Originally Posted by lwdee
Adding clarification...trying to find the answer within IRS rules. If there are none, then I'm assuming one must improvise to make end figures match end-of-year bank balances per statements.
When a prior tax preparer has filed returns with incorrect balances on the balance sheet, how does one correct that error when filing the 2015 return? =========>>I guess one of the most common accounting errors that affects a balance sheet is the incorrect classification of assets and liabilities;sometimes it is not easy/simple work to balance a BS due to the fact that the creator of it must backtrack in order to find out where the mistake came from or incorrect information. Also, accounting errors of omission occur when data are not recorded, resulting in inaccurate information being presented on your B/S. If the B/S, you're working on does not balance, this should be a red flag that there is likely a problem with one or more entries. Even a small discrepancy can occur as a result of several errors that offset each other. Or B/S are often affected by mundane data entry errors. These errors occur when the information contained within financial documents is incorrectly entered into financial databases;howver, one of the most common accounting errors that affects a balance sheet is the incorrect classification of assets and liabilities. So, you technically need to gather the general ledger that contains all the transactions that occur. It keeps track of all transactions and balances by posting entries to various accounts when transactions occur. And also you need to review the B/S. The total amounts of both of the categories, I mean assets and liaiblities plus owner’s equity (The owners’ equity account includes the amounts that the owners of the company own. This includes common stock, retained earnings, preferred stock, and paid-in capital accounts.)
are added up and placed at the bottom of this column. This amount should equal the total amount of assets from the bottom left-hand side. You also need to review the assets and liabilities(Liabilities are also divided into current liabilities and long-term liabilities. Current liabilities are liabilities that are expected to be satisfied within one year, and long-term liabilities are liabilities that will take longer than one year to satisfy.)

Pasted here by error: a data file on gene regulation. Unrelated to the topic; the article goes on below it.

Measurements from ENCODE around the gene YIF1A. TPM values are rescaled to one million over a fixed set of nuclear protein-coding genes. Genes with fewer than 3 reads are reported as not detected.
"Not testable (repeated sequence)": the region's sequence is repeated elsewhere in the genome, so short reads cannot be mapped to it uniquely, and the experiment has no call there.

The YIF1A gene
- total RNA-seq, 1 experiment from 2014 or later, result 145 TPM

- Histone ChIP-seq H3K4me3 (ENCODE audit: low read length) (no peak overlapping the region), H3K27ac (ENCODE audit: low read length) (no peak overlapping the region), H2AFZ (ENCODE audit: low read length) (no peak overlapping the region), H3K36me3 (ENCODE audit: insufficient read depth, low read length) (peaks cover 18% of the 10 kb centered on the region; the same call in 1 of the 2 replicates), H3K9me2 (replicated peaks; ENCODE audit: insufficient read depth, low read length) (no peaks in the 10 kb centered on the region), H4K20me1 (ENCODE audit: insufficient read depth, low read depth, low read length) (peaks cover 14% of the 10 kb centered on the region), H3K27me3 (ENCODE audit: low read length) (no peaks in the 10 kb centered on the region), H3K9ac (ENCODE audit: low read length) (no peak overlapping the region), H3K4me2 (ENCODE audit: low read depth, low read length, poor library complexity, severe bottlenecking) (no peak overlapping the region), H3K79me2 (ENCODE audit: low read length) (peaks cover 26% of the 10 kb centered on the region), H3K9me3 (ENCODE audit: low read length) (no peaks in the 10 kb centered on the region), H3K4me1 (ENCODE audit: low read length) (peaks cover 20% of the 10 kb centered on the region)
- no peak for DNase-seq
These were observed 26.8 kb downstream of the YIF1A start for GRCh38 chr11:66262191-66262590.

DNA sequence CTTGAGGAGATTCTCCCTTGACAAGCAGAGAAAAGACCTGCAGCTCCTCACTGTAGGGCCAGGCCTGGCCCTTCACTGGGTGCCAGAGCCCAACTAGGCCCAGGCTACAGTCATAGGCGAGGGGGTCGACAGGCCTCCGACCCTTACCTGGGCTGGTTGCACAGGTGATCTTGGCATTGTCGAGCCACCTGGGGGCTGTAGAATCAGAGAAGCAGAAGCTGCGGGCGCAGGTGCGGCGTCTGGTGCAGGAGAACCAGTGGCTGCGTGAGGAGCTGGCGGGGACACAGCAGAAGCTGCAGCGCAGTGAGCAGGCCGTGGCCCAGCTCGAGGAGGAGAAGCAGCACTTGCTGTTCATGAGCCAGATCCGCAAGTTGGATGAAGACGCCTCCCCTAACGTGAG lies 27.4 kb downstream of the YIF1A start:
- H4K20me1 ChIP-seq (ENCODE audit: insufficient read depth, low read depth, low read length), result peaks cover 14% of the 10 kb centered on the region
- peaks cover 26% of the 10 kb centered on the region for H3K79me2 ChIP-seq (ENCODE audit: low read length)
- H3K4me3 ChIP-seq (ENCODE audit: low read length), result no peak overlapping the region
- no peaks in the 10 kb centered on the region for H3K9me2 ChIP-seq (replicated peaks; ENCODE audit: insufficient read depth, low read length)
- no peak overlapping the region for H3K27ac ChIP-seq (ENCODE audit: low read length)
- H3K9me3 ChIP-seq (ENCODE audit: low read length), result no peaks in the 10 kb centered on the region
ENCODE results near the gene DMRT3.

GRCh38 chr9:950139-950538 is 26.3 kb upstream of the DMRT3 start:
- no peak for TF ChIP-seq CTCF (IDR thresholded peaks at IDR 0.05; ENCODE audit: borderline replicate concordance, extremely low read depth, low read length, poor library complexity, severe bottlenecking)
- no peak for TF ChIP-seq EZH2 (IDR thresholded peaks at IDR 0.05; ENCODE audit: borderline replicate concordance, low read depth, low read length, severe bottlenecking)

and equities by looking through the general ledger, and then study each asset and liability and equity and its amount to verify the amount listed in the general ledger .If an amount was transferred to the statement incorrectly, the balance sheet will be incorrect. When you find any discrepancies, you need to change the amounts listed on the balance sheet. And then finally you need to add up columns. Re-add each column and verify that the total assets are equal to the total amount of liabilities and equities. To put together a balance sheet, you’ll obviously need all of the financial data from your different trial balances.Finally, to close the books, you should transfer all income statement activity to equity. Your B/S different from the income statement in that it is a snapshot on any given day, whereas the income statement spans a time period.
You can check it with this vod; https://www.youtube.com/watch?v=hhKO6MRvk_c
Adding clarification...trying to find the answer within IRS rules. If there are none, then I'm assuming one must improvise to make end figures match end-of-year bank balances per statements.=========>>In my opinion, in reality, on biz returns, they usually carry/ submit incorrect B/S ,i.e., incorrect Sch L of 1120s/1065s as they can not correct errors in B/S due to many reasons; one of them is lack of reliable info or etc.. In general, they can be legitimate mistakes or attempts to conceal theft and fraud. Accounting errors are often unavoidable due to the large volume of financial information required to create balance sheets. While it is difficult to prevent errors, you can take steps to find mistakes before they have a chance to create long-term problems. you can create digital copies of all financial documents by scanning them so they can be quickly reviewed if a problem arises. Additionally, you can manually reconcile the financial information contained within a B/S with the original financial documents to ensure the data are accurate.Basically, the best way to learn how to do your B/S is to just practice filling one out a few times. Once you know where each account goes and you also understand why it goes there, it will be a lot easier to fill out a balance sheet whenever you need to. I guess you may need some help from a bookkeeper n your local area.